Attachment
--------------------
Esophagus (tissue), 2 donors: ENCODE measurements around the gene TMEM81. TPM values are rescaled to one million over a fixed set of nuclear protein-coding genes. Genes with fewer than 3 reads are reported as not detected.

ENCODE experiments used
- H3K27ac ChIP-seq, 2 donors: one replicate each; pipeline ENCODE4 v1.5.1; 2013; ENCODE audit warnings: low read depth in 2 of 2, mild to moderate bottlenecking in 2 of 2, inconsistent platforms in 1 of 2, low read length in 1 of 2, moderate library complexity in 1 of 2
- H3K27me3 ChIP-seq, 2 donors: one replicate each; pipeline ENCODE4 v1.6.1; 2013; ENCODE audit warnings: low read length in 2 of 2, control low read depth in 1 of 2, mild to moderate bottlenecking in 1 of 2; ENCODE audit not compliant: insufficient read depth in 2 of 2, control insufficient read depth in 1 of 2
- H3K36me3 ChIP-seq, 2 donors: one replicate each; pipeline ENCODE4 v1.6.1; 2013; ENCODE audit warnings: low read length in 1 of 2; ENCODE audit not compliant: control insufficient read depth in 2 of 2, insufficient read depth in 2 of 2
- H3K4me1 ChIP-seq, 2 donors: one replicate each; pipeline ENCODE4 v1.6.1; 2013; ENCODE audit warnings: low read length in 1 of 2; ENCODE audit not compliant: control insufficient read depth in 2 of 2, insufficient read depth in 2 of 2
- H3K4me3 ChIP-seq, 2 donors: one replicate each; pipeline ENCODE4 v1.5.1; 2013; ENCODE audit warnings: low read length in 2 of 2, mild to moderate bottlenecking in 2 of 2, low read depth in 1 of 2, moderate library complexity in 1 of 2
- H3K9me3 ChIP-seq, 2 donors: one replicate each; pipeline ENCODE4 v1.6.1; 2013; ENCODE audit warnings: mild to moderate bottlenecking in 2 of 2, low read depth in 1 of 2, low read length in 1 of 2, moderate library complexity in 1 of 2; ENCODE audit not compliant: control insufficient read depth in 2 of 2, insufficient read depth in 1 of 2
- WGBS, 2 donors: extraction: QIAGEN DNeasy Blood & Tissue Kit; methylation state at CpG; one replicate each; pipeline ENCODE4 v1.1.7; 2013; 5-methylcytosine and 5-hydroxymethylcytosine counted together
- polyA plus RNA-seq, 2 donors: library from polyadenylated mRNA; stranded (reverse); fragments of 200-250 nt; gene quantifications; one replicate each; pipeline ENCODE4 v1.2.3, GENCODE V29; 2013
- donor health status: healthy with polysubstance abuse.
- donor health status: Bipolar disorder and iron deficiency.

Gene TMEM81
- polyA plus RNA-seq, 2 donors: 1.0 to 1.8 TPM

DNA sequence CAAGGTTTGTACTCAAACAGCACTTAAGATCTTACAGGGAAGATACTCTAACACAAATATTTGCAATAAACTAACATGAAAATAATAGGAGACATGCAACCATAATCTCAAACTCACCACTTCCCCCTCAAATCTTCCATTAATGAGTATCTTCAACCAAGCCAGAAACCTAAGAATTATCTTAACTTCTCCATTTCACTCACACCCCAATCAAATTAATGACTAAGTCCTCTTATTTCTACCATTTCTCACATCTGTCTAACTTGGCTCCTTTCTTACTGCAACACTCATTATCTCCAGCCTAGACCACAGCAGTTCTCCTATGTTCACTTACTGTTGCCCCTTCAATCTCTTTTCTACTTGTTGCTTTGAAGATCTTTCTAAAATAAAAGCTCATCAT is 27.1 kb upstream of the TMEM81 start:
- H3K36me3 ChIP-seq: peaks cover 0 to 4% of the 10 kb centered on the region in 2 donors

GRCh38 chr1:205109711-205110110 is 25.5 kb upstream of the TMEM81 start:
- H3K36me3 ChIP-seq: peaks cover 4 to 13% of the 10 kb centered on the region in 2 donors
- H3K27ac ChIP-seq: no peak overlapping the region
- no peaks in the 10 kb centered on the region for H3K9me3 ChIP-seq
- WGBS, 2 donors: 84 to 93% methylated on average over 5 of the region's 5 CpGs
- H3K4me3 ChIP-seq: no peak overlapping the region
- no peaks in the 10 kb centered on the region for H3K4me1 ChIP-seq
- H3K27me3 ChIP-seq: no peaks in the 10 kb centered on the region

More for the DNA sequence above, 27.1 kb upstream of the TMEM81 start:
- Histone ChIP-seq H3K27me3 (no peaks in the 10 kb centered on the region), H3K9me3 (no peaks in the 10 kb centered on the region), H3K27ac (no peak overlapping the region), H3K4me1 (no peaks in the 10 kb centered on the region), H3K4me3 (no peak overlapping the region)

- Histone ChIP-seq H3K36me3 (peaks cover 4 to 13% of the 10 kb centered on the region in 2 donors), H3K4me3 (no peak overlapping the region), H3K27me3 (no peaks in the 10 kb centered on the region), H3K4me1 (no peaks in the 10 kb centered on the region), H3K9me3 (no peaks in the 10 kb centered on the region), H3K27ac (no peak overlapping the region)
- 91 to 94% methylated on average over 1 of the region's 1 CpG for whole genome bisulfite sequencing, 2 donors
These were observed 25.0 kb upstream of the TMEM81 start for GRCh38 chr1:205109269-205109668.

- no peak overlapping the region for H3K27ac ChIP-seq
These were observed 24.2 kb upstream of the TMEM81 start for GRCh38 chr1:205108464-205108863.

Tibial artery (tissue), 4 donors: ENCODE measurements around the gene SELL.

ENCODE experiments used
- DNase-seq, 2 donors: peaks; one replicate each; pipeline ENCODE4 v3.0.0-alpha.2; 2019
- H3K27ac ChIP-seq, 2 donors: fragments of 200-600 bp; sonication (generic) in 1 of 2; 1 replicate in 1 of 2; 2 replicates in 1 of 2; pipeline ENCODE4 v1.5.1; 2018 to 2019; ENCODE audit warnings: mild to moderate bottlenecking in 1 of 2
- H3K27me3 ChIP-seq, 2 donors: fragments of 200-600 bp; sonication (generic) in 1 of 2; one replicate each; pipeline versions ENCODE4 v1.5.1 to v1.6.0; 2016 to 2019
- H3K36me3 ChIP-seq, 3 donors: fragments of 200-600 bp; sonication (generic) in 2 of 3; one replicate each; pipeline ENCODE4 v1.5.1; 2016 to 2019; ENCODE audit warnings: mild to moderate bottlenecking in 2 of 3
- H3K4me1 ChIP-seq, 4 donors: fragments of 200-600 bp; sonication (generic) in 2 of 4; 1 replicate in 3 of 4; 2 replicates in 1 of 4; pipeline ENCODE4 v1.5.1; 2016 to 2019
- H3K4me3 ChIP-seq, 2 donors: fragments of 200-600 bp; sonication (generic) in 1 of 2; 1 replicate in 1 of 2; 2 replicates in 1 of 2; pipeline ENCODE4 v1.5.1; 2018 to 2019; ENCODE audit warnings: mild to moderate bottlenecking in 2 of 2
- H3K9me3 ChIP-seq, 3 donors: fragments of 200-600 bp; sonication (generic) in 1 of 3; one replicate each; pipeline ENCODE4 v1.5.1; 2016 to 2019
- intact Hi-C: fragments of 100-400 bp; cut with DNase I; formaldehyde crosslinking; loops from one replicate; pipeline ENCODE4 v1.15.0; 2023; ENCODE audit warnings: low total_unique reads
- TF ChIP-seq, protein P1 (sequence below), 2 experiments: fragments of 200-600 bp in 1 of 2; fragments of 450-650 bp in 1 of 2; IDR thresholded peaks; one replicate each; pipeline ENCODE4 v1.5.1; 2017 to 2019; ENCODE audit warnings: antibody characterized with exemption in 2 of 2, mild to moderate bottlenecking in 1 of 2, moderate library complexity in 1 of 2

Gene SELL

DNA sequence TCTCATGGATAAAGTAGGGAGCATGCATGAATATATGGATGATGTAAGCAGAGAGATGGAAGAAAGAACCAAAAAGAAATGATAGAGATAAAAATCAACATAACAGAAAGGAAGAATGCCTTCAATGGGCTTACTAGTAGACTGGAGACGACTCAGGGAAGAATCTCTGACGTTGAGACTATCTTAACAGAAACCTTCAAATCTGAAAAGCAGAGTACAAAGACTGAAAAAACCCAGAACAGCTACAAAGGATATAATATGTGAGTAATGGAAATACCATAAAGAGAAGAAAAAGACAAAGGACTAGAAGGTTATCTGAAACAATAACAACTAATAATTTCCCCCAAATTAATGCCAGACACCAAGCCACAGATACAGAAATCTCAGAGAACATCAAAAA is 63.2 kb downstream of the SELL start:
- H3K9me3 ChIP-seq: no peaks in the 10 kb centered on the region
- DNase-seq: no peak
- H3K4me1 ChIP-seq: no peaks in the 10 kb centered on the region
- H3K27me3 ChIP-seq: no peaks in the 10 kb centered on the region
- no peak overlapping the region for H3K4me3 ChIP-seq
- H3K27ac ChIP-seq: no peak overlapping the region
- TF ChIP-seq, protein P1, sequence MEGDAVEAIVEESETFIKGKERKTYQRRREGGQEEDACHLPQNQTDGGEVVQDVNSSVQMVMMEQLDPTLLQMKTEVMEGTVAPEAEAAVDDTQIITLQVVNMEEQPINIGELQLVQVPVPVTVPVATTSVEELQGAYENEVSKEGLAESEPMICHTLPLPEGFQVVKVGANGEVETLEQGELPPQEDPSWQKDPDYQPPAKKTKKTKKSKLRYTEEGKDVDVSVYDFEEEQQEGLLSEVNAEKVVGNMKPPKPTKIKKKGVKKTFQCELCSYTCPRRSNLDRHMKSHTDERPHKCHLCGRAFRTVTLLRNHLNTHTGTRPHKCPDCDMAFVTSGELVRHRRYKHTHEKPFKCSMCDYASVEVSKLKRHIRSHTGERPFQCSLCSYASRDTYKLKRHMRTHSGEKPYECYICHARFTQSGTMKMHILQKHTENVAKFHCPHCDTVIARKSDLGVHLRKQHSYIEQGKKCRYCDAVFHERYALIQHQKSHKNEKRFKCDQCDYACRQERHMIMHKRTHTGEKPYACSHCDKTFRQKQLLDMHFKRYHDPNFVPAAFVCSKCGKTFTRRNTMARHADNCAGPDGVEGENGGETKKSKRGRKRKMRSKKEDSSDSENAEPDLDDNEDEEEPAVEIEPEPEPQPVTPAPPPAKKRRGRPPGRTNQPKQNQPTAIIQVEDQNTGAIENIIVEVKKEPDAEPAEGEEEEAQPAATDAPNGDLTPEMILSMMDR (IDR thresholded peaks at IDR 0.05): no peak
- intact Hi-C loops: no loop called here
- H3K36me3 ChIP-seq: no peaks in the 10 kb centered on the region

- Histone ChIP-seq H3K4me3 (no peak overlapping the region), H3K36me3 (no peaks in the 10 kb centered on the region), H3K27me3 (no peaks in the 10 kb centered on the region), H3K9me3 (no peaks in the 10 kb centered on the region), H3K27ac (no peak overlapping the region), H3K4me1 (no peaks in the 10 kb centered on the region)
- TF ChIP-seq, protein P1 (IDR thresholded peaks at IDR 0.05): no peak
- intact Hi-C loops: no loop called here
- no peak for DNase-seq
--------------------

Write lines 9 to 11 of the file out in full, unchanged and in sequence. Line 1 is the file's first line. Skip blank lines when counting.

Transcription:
- WGBS, 2 donors: extraction: QIAGEN DNeasy Blood & Tissue Kit; methylation state at CpG; one replicate each; pipeline ENCODE4 v1.1.7; 2013; 5-methylcytosine and 5-hydroxymethylcytosine counted together
- polyA plus RNA-seq, 2 donors: library from polyadenylated mRNA; stranded (reverse); fragments of 200-250 nt; gene quantifications; one replicate each; pipeline ENCODE4 v1.2.3, GENCODE V29; 2013
- donor health status: healthy with polysubstance abuse.